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Brian Cofell, General Manager,

Email: brianc@cspcoop.com

Tel: 519.312.0267

Update on Comet Biorefining Sarnia Plant Expected Soon


BioFuel Digest, a U.S.-based news site, has named Sarnia’s Comet Biorefining and Bio-Amber among the 50 “hottest” advanced bioeconomy companies of 2018.


The Florida-based bio-fuels website created the list with votes from an industry panel as well as subscribers.

Comet Biorefining, based at TransAlta’s Blue Water Energy Park, was ranked 46th and Bio-Amber, a Montreal-based company operating a manufacturing plant in Sarnia, was 17th.


“We appreciate being recognized by BioFuels Digest for the advancements we have made,” said Comet CEO Rich Troyer.


The company plans to build a manufacturing plant at the Sarnia energy park that will use corn stalks and wheat straw to make 27 million kilograms (60 million pounds) of dextrose sugar annually, as well as hemicellulose extract for use in animal feed and the resin lignin.


“We have been making progress on our commercial facility in Sarnia and anticipate we’ll announce a formal update soon,” Troyer said.


Comet said previously it planned to open the plant this year and reach full production in 2019.


“Our partners at the Cellulosic Sugar Producers Co-op continue to sign up farmers and we anticipate having the feedstock we need when our facility is up and running,” Troyer said.


The co-op was formed to supply the Comet plant in Sarnia, and it will own a piece of the facility and receive a share of its profits.


The co-op has been organizing field days to show farmers how a portion of corn residue left in their fields at harvest time will be gathered and shipped to the Comet plant in Sarnia.


Co-op president Dave Park said its general manager, Brian Cofell, has been “signing acres up every week.”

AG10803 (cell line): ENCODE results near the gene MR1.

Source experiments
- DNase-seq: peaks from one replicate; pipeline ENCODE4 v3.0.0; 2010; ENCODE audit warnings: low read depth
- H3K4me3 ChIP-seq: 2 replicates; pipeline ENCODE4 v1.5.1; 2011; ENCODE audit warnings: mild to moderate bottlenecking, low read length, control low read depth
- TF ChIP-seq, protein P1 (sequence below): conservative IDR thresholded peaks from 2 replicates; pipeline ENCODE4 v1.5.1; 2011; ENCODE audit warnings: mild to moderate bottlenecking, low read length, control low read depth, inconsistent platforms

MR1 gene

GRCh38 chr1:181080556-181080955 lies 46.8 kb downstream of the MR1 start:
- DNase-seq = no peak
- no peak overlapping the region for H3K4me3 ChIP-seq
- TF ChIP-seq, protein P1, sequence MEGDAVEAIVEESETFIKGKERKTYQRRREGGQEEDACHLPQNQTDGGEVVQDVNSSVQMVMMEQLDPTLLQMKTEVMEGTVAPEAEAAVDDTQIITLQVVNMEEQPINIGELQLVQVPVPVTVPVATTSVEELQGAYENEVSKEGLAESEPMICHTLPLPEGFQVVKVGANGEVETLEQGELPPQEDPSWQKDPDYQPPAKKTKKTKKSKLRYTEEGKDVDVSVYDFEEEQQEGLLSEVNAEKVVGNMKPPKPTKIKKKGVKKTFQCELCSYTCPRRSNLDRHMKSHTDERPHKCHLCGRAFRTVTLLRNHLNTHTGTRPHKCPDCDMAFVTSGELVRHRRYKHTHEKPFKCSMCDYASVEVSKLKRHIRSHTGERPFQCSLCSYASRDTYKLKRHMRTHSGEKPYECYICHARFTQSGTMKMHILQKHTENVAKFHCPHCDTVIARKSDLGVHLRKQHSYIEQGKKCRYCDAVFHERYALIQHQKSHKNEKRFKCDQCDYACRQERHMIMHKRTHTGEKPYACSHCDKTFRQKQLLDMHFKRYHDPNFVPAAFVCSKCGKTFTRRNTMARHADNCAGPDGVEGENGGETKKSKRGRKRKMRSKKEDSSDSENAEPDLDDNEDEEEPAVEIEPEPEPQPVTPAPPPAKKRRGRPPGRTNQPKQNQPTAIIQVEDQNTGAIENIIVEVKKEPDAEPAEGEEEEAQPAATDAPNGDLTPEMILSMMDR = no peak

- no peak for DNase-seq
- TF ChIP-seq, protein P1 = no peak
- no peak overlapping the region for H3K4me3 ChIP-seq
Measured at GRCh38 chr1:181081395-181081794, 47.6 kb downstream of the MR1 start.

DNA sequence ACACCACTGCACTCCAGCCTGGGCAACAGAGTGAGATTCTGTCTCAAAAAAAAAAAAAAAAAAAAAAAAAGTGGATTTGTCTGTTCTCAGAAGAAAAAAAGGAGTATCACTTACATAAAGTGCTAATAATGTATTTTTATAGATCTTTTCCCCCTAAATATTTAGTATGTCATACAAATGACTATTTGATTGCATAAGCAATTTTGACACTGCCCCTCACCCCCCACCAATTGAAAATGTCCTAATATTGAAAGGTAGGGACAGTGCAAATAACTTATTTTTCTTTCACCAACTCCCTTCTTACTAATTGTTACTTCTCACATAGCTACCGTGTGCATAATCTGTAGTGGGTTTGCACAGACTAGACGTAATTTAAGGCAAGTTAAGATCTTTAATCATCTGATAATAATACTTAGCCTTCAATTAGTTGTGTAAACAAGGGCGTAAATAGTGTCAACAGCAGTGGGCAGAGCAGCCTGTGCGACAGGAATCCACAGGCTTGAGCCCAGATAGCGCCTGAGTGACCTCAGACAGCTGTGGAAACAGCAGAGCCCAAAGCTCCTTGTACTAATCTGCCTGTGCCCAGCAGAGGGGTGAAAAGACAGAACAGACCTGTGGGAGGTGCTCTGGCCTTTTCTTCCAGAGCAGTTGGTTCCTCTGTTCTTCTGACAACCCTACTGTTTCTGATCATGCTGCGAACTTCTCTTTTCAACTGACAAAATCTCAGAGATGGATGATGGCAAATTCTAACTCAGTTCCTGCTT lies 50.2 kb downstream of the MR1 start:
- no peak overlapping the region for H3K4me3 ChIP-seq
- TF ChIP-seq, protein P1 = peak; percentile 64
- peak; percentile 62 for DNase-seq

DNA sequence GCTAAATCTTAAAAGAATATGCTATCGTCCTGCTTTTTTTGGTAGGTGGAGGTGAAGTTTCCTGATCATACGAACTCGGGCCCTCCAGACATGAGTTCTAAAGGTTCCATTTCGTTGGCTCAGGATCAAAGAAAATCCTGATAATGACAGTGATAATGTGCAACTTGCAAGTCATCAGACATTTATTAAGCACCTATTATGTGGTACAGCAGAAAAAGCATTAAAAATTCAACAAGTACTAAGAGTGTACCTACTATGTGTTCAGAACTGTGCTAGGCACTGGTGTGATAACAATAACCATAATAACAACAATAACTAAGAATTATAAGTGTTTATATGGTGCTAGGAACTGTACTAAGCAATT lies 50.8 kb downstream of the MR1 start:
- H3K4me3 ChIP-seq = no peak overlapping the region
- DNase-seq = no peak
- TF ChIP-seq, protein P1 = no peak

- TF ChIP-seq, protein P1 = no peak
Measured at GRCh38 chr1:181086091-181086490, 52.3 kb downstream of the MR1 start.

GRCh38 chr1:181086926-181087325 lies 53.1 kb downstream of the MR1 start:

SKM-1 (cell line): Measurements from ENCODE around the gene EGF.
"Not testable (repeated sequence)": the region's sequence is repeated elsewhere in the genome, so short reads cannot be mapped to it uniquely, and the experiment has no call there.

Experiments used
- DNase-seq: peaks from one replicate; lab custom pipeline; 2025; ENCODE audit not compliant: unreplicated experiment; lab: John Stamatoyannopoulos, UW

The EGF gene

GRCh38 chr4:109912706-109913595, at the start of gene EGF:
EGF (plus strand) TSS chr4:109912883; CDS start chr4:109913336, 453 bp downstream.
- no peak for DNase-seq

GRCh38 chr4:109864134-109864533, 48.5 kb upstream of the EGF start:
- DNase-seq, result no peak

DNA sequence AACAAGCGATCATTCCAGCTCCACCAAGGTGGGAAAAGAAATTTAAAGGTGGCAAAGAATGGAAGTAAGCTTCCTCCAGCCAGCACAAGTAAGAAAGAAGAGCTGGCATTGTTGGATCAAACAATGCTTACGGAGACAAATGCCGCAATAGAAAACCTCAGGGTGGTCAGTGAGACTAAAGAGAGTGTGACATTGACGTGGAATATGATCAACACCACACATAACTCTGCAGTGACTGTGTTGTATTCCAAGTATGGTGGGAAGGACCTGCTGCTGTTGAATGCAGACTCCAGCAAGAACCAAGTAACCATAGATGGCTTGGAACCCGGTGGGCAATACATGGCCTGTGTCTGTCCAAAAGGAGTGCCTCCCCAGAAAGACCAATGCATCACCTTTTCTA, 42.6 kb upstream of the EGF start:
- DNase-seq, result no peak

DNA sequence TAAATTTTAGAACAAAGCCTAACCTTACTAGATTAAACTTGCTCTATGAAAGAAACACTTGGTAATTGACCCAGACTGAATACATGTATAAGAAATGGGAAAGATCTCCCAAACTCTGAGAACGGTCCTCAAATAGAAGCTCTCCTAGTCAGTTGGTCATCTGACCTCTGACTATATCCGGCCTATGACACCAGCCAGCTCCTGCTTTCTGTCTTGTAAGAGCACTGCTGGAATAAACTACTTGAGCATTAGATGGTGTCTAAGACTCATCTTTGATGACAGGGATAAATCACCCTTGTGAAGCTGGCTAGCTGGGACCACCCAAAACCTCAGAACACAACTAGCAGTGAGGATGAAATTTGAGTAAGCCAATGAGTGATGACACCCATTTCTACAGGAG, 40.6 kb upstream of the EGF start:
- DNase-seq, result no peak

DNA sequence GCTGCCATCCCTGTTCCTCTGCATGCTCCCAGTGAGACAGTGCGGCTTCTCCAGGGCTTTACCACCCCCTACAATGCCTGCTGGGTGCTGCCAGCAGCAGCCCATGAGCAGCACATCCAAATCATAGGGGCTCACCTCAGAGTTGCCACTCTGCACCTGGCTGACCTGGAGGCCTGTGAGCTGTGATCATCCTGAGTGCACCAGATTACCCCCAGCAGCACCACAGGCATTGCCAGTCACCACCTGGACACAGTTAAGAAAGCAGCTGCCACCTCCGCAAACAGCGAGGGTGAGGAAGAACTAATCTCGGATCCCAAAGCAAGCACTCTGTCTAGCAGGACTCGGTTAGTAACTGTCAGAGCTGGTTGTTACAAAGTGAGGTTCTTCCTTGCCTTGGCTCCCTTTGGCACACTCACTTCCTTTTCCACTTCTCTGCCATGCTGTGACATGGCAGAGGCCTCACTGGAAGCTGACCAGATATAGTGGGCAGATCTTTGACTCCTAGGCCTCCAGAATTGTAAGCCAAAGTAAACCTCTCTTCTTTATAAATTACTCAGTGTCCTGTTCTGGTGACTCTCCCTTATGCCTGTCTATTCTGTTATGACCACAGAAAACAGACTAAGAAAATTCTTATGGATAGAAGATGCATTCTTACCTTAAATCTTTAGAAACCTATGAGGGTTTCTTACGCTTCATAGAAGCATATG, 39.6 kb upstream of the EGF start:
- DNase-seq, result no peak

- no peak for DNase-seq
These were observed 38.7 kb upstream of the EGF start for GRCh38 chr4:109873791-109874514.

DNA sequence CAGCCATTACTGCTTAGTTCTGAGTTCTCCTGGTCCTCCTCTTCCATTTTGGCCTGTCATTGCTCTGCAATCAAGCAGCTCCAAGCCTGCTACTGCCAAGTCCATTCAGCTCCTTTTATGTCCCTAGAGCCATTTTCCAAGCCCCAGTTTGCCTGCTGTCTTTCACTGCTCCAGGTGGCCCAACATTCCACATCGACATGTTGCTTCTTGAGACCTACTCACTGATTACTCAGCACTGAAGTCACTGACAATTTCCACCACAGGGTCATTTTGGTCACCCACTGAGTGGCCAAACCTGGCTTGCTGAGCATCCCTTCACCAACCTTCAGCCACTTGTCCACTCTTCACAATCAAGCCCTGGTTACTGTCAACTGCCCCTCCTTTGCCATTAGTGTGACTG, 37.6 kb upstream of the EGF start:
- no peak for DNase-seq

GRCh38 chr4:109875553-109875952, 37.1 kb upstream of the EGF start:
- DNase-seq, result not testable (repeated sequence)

Farmers pay a co-op membership fee of $500, along with $200 for each acre committed to the Comet plant.

In return, they will be paid for the crop residue they supply as well as receiving a dividend.


Park said Cofell and the co-op have been well received by farmers in the region.


“Our acreage drive is lining up really well with the needs of the plant in the early production,” he said.


“Things are progressing nicely and we’re pretty comfortable with where we’re at.”


Park said co-op members were also “happy to hear” Comet has been recognized by BioFuels Digest.


“We’re one of the emerging companies in this space, and I look forward to a future with Comet,” he said.


“As farmers, we’ve always got to be moving forward and this is a value-added opportunity that is going to be unique for us in the surrounding area to be able to partake in.”


A proposal for an environmental compliance approval for air emissions at the proposed Sarnia plant has been posted on Ontario’s Environmental Registry, www.ebr.gov.on.ca, where comments from the public are being accepted until March 30.


The application to Ontario’s Ministry of Environment and Climate Change says emissions to the air from the facility will include particulate matter, methylene chloride and nitrogen oxides.


The plant, announced by Comet in 2016, will be the company’s first commercial-scale manufacturing site.


The decision to build in Sarnia came after Bioindustrial Innovation Canada and agriculture groups went looking for opportunities to turn crop residue into sugar. The search led to them to Comet, a company then based at the Western University Research Park in London.


In 2016, a federal grant of just over $10.8 million was announced to help support the Comet project in Sarnia.


BioAmber makes the building-block chemical succinic acid from corn syrup at a plant it opened in Sarnia in 2015.



Source:  http://www.theobserver.ca/2018/03/16/update-on-comet-biorefining-sarnia-plant-expected-soon

By: Paul Morden  -  pmorden@postmedia.com



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